Permissible sanctions include prohibiting the disobedient party from supporting her claims
or from introducing certain matters into evidence, striking pleadings, staying the
proceedings until the order is obeyed, dismissal, and holding the disobedient party in
contempt. See Fed. R. Civ. P. 37(b)(2)(A)(i)–(vii). The violation of a court’s prior order
to provide or permit discovery additionally requires the award of reasonable attorney’s
fees and costs to the opposing party. Fed. R. Civ. P. 37(b)(2)(C). Rule 37(d)(1)(A)(i)
allows a court to impose sanctions due to a party’s failure to appear for her own
deposition. Permissible sanctions under this Rule include the same sanctions allowable
under Rule 37(b)(2)(A) except for holding the disobedient party in contempt. See Fed. R.
Civ. P. 37(d)(3). A party’s failure to appear for her own deposition also requires the court
to award reasonable attorney’s fees and costs caused by the failure to appear unless the
failure to appear was “substantially justified” or equitable reasons counsel against the
award of fees and costs. Id. Finally, Rule 41(b) allows the court to dismiss a plaintiff’s
lawsuit for failing to prosecute or for failing to comply with a prior court order.
The Court is mindful that it has broad discretion in fashioning an appropriate
sanction and that dismissal with prejudice is an “extreme sanction” which should only be
employed when (1) a party engages in a clear pattern of delay or willful misconduct, and
(2) the Court finds that lesser sanctions would be ineffective. Betty K Agencies, Ltd. v.
M/V MONADA, 432 F.3d 1333, 1337–38 (11th Cir. 2005). Upon review of the record as
recounted by the Court in Section I of this Order, the Court finds that both circumstances
are present here. Plaintiff and her counsel have engaged in a clear pattern of delay and
willful misconduct by failing to timely comply with the Court’s interested persons and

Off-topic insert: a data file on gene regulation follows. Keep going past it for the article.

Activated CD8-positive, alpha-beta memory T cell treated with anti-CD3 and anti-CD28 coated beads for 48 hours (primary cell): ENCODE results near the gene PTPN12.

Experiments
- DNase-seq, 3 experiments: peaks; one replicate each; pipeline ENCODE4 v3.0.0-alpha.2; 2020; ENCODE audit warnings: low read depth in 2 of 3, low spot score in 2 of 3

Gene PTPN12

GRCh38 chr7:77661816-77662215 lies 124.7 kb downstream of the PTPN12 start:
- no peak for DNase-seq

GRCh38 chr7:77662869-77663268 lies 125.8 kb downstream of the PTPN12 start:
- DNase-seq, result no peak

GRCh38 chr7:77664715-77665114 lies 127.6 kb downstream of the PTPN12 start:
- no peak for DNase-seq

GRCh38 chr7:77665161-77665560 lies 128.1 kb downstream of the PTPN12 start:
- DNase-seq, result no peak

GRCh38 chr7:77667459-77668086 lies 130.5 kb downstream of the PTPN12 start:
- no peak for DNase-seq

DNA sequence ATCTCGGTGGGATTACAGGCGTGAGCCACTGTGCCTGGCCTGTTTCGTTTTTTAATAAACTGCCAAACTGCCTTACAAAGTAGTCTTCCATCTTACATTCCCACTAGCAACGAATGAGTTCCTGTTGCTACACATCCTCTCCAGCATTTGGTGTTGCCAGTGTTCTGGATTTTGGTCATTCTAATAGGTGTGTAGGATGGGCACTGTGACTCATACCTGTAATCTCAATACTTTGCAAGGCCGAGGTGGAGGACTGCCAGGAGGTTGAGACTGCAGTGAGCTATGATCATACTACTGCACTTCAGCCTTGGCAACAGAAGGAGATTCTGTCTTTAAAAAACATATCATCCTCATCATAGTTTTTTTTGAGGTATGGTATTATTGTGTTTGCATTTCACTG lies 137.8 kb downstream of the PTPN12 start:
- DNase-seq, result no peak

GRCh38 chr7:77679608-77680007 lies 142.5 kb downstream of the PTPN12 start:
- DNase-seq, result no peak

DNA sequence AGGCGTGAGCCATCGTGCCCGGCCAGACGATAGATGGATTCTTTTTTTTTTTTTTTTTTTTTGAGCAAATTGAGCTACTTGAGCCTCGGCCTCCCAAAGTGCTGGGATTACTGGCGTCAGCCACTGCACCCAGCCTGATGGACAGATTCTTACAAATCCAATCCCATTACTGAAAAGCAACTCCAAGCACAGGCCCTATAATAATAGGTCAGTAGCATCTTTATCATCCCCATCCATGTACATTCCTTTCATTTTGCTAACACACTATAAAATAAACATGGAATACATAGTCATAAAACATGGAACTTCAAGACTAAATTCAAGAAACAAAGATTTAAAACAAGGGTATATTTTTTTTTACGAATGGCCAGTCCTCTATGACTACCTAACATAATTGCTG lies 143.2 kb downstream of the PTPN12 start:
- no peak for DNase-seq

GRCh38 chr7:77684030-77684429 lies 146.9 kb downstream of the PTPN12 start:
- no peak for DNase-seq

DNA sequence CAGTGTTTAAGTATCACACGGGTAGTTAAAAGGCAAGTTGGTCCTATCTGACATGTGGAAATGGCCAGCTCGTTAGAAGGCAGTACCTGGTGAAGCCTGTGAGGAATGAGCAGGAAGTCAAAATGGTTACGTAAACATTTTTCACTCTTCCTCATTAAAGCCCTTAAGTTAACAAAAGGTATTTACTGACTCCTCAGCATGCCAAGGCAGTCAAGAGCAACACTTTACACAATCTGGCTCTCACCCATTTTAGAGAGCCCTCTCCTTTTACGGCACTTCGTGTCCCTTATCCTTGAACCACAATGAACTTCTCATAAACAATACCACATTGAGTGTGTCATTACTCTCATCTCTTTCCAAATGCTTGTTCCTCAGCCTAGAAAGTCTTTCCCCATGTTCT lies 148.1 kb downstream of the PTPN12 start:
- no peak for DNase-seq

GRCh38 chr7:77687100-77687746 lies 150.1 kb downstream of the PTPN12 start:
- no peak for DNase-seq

related cases orders; by failing to timely file a Case Management Report; by failing to
timely respond to Defendant’s discovery requests; by disobeying the Magistrate Judge’s
order compelling discovery responses and awarding fees and costs; by failing to appear
for Plaintiff’s properly-noticed deposition; and by failing to attend a jointly-coordinated
mediation. Finally, the Court finds that a lesser sanction would not be effective in this
case. The Court has already imposed monetary sanctions against Plaintiff, but she has
failed to pay the amount owed. Moreover, the Court has warned Plaintiff at least twice
that continued failures to comply with court orders would result in dismissal, but she has
disregarded them. The Court therefore has no reason to believe that any other sanction
would coerce compliance.
At the September 15, 2016 hearing, counsel for Plaintiff acknowledged her
shortcomings in this case and apologized to both the Court and opposing counsel. The
Court has no doubt that counsel’s sentiments are sincere and that her litigation of this
case constitutes an anomaly in what has been an otherwise stellar career. Nevertheless,
the Court finds that Plaintiff’s conduct has resulted in severe prejudice to Defendant in
terms of time, cost, and hindering Defendant’s ability to fairly defend against this lawsuit.
If the integrity of the federal judicial system is to be maintained, the prosecution of this
case must end.
The Court therefore finds that dismissal of this case is warranted under Rule 41(b),
Rule 37(b)(2)(A), and Rule 37(d).
The Court additionally awards Defendant its
reasonable attorney’s fees and costs incurred due to Plaintiff’s failure to appear for
deposition under Rule 37(d)(3). As stated at the September 15, 2016 hearing, the Court
will entertain a properly supported motion for attorney’s fees from Defendant.
It is therefore ORDERED AND ADJUDGED as follows:
1. Defendant’s Motion for Dismissal, Motion for Sanctions, or, in the
Alternative, Motion to Extend Deadlines and Compel Plaintiff to Appear for
Deposition and to Attend Mediation (Doc. 34) is GRANTED.
2. This case is DISMISSED WITH PREJUDICE.
3. The Clerk of Court is DIRECTED to enter the Judgment of the Court that
this case is dismissed with prejudice.
4. Defendant has fourteen (14) days from the date of this Order to file a
properly supported motion for attorney’s fees. Plaintiff has fourteen (14)
days from the date Defendant files its motion for attorney’s fees to respond.
DONE AND ORDERED in Orlando, Florida on September 16, 2016.
Copies furnished to:
Counsel of Record